So, your manager wants you to figure out how to encrypt sensitive Data? Well, Microsoft has introduced a fairly easy way to configure feature called Always Encrypted.
What is it?
Always Encrypted was introduced in SQL Server 2016 and is now featured in Azure. It is an encryption feature that is intended to protect select sensitive data such as credit card numbers and social security numbers. It allows clients to encrypt important data inside the application and never expose the encryption keys to the SQL Database (or Azure) engine. This creates a type of separation between those who actually owns the data and those who are stewards to the data. This ensures that this sensitive data cannot be accessed by on site database administrators (or cloud administrators) and any user who is not authorized to access it. This gives a great deal of comfort to the end users to store this type of information.
Always encrypted is granular in that you can set it up on individual columns within a table that contains sensitive data. Encryption algorithms and keys must be specified. Always encrypted utilizes two types of keys, column encryption keys and column master keys. The column encryption key is used to encrypt the actual data within a column. The column master key is used to encrypt one more column encryption keys. The column master key is stored in a trusted key store externally (think Windows Certificate store on a client machine, or Azure Key Vault if you want to get fancy!).
Once the keys are taken care of, the database engine stores the encryption configuration of the columns within the metadata of the database. Within this metadata, the encrypted values of the column encryption keys can be found (so the keys aren’t kept in plain text either, follow closely now…) along with the location of the column master keys.
How do we view the encrypted data?
In order to view the data in an encrypted column in plain text, the front-end application must use a special driver. This is referred to as an Always Encrypted enabled driver. The way this works is that when the application invokes a stored procedure that accepts parameters which reference encrypted columns the driver works with the database engine to obtain the necessary information in order to return the value. This is where the metadata comes in, the driver can obtain the encryption algorithm information as well as the location of the column encryption key.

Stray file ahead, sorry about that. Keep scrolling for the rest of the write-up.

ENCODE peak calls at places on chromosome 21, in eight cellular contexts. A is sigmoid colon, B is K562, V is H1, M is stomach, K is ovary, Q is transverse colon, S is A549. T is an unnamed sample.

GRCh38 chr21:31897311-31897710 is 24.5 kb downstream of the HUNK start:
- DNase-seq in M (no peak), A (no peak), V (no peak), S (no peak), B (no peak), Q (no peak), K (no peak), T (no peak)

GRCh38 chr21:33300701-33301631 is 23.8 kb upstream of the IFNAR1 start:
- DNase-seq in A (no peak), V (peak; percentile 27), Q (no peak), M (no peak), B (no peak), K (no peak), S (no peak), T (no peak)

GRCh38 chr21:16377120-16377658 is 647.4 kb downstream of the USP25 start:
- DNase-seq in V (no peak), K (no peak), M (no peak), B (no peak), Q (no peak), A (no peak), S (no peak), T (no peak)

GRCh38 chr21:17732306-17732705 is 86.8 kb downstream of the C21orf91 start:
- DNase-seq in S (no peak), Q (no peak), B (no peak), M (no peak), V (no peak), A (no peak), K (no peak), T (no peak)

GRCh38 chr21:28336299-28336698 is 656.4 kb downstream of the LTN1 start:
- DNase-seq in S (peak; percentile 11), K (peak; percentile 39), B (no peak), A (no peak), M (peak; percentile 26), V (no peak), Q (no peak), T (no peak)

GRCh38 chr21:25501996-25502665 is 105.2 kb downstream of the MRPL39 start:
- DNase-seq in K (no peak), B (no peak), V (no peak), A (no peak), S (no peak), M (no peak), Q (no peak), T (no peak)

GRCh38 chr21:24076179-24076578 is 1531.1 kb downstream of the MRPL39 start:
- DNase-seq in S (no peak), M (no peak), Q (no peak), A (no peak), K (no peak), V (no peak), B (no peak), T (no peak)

Once it finds the location of the encryption key, the driver will contact the key store so it can use the column master key to decrypt the encrypted column encryption key. Once it decrypts the column encryption key, it will cache the plain text result of the key (so it doesn’t have to go through this entire process for each piece of data returned). The driver is then able to take the values of the parameters in the stored procedure and substitute what was input with the encrypted values and sends it to the query processor.
Once the server id finished grabbing the result set, including encrypted columns, the driver uses the encryption metadata for the corresponding columns with the relative encryption algorithm and the keys. The driver will then utilize the encryption key stored in cache (if it can’t find it, it will make another trip to the certificate store as noted in the above paragraph). The driver will then begin to decrypt the results and presents the plain text information to the application.